Susan Magsamen

Susan Magsamen, CEO and founder of Curiosityville, a new online learning website for children ages 3-8, holds some of the website's characters. (Barbara Haddock Taylor, Baltimore Sun / September 20, 2012)

Can 3-year-olds learn online?

Susan Magsamen believes they can, with moderation and careful monitoring by a mentor or parent. And she's building a company to prove it.

Last month, Magsamen launched Curiosityville.com, a company that focuses on online learning for children ages 3 to 8. The Cockeysville company has raised $2.3 million from investors and has struck several partnerships with some major children's learning brands, including National Geographic Kids and the Goddard School for Early Childhood Development.

Magsamen has spent years studying early childhood learning and is also an adviser for interdisciplinary partnerships at the Johns Hopkins University School of Medicine. Her experience in the field helped shape the approach she's taking with Curiosityville.

She and her team have designed rich, colorful characters for children to connect with when they go online. But Curiosityville also collects information and data on how well a child engages and learns, and it shares that data with parents. The site offers a way for parents and children to play and learn together, and for parents to get reports on their child's progress even if they are apart.

Magsamen recently spoke with The Baltimore Sun about Curiosityville and what it takes to build a website for helping young children learn.

How did you get interested in helping young children learn?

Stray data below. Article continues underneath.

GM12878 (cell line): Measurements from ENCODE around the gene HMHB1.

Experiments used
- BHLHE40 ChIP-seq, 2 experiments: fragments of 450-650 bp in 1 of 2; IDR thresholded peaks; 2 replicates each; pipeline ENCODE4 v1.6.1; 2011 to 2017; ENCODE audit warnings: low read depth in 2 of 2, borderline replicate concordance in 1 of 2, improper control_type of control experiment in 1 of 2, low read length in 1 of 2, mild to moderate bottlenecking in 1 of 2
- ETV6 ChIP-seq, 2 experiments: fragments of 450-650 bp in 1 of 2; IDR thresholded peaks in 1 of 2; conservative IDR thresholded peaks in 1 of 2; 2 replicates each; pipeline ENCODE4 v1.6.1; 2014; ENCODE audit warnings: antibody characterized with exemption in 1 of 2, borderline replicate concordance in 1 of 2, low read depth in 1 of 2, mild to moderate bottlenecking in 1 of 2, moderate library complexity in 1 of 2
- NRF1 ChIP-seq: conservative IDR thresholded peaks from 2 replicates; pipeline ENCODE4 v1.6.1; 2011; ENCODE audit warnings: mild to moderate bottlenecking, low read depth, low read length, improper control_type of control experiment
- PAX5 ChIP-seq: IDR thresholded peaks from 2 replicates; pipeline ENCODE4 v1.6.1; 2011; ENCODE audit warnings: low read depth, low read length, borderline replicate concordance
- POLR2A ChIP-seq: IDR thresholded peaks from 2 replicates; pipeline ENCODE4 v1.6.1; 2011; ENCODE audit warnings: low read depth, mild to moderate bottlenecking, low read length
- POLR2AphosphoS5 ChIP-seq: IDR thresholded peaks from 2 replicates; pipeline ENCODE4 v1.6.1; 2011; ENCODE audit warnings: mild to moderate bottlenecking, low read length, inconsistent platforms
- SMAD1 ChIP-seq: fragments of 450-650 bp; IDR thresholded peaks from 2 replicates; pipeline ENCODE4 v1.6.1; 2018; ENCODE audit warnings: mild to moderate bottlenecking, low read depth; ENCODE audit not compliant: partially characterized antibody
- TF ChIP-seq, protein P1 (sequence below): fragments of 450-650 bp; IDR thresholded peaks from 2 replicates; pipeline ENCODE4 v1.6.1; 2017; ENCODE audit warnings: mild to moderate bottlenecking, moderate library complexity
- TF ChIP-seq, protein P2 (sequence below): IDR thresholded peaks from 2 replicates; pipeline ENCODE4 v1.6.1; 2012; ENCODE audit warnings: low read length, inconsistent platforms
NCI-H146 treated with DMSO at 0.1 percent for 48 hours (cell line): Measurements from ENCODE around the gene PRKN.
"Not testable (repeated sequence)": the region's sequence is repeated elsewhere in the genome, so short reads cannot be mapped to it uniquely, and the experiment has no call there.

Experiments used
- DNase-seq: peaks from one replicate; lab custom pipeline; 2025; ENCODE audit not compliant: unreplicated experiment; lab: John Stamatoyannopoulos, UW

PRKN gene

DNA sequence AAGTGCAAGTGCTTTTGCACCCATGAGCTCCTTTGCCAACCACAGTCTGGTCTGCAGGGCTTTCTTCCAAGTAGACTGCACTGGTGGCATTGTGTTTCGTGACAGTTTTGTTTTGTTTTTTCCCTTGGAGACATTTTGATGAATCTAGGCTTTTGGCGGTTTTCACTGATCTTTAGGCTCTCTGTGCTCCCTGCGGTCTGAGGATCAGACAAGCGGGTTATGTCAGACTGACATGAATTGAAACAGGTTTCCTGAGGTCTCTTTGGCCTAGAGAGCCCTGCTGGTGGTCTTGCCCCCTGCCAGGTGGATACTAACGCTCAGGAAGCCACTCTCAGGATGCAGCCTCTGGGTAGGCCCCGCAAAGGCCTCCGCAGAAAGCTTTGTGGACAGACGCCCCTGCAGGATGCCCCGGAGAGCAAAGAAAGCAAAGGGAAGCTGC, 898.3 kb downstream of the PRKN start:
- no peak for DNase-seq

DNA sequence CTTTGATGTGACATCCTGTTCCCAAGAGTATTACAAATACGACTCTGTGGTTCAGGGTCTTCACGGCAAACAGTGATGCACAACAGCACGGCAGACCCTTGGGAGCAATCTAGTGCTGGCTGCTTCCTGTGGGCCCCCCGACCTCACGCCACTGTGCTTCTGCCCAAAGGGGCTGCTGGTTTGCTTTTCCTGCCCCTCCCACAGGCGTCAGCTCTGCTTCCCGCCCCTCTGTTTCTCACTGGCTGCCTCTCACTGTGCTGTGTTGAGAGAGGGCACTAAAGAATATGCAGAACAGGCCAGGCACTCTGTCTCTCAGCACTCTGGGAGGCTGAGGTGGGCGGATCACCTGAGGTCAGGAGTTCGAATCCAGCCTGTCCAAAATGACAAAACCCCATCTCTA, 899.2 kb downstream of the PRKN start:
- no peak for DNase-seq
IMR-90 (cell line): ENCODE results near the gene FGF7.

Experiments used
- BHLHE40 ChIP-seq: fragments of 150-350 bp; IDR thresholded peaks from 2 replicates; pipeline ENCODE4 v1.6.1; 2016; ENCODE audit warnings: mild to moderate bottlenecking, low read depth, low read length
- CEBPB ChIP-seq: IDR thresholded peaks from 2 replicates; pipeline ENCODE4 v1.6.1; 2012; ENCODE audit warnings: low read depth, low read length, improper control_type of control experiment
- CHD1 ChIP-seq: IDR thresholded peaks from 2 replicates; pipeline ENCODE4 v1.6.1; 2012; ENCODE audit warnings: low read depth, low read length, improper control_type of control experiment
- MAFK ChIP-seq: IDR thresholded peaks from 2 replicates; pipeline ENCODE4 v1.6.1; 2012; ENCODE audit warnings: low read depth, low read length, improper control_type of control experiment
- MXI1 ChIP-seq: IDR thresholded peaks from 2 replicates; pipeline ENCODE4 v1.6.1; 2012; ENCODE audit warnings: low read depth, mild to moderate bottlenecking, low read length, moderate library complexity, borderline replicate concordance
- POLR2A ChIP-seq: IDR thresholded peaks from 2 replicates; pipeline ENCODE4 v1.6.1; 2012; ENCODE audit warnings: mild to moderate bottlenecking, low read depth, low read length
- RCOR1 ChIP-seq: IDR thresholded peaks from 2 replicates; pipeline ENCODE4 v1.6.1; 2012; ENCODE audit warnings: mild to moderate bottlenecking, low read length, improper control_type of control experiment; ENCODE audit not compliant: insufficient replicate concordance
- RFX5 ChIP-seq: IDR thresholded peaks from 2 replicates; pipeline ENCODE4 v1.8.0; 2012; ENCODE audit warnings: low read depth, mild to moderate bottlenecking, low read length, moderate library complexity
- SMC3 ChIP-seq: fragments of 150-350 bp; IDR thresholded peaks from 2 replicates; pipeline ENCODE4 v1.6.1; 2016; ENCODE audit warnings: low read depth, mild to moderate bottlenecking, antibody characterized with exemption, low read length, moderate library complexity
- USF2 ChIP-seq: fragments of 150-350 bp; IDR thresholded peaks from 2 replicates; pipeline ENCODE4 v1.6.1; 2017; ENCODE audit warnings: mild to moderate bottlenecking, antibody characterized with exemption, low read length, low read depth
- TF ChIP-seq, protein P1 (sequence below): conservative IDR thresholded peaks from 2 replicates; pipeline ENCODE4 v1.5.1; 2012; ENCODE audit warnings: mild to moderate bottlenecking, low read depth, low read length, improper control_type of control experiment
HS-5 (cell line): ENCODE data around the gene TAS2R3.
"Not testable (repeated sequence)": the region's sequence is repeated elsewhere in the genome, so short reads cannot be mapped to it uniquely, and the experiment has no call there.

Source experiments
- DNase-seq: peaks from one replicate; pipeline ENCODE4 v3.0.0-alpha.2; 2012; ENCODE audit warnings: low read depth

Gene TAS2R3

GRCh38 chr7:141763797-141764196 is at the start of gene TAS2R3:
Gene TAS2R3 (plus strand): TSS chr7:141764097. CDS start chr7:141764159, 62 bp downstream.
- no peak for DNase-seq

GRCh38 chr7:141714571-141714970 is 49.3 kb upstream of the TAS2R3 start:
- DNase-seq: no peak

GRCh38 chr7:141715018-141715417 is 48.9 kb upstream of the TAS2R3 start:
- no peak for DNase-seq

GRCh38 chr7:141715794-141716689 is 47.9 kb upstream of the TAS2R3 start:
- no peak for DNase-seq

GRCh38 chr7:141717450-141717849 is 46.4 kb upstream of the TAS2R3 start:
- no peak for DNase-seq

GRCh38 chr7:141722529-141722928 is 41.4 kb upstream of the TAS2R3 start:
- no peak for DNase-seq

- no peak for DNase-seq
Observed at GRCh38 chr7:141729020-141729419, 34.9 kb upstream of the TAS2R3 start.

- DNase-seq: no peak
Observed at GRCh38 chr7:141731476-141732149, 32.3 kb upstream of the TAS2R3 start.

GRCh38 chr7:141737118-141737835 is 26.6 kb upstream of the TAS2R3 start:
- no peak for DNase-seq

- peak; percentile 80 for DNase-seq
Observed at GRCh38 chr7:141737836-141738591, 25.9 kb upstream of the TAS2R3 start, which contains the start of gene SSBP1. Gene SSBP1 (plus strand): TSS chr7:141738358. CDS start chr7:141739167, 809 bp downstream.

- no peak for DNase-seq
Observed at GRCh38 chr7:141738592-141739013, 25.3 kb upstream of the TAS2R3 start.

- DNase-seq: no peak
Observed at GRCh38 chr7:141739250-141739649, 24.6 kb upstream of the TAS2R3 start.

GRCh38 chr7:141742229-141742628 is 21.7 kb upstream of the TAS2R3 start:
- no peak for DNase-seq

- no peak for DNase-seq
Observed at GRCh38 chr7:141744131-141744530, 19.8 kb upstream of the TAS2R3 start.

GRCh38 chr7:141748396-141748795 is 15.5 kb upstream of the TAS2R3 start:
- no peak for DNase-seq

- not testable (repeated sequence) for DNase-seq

My first job was at Maryland Public Television, in an educational capacity. I worked on the children's programming side. In those early days, I was exposed to the notion of interdisciplinary learning.

Curiosityville is your second startup. What was your first?

I started Curiosity Kits. We made hands-on learning materials for kids. It grew into a $16 million-a-year business and it was acquired, in 1998.

So how did the idea for Curiosityville begin and evolve?

In the last five years for Curiosity Kits, I had started an early learning brand. I was very interested in early learning. I had been doing a lot of research in how young children learn, and that was where the action was. I learned how young children learn at a biological level. I really wanted to understand the science, and the science was changing a lot. What was the optimal environment for a child? What are the concepts and constructs that the brain is able to understand at a certain age?

Curiosityville has a lot of tools for parents to work and play together with their children. What's that about?

I became interested in the relationship between the primary caregiver and child. What happens when the child has that role model? That one person might change, but in [a] relationship we learn best. How do children learn? Through character, and context, and mentoring.

Children who join Curiosityville are introduced to several characters (Pablo the painter, Ruby the teacher, Joe the gadget guy, Rosie the scientist, Jack the policeman and Olive the dancing chef). How did you develop them?

For the first five years, we did a lot of framework building and starting to build the archetypes with the characters. We worked with educators and psychologists. We took them [the characters] to kids, and everything changed. We listened very, very carefully. The kids built the characters, the kids built Curiosityville. We've been very excited the way the characters came to life. We see that kids are playing equally with the first three characters. They gravitate to the characters.

You've sought money from investors?

I formed the company in 2007. We tried to raise money in 2008, but then the market dropped. We spent two years developing it on paper, building our storyline and our pedagogy. We really put our heads down, and tested and retested. We received a first round of $300,000 and a bridge round of $2 million.

Who are your competitors?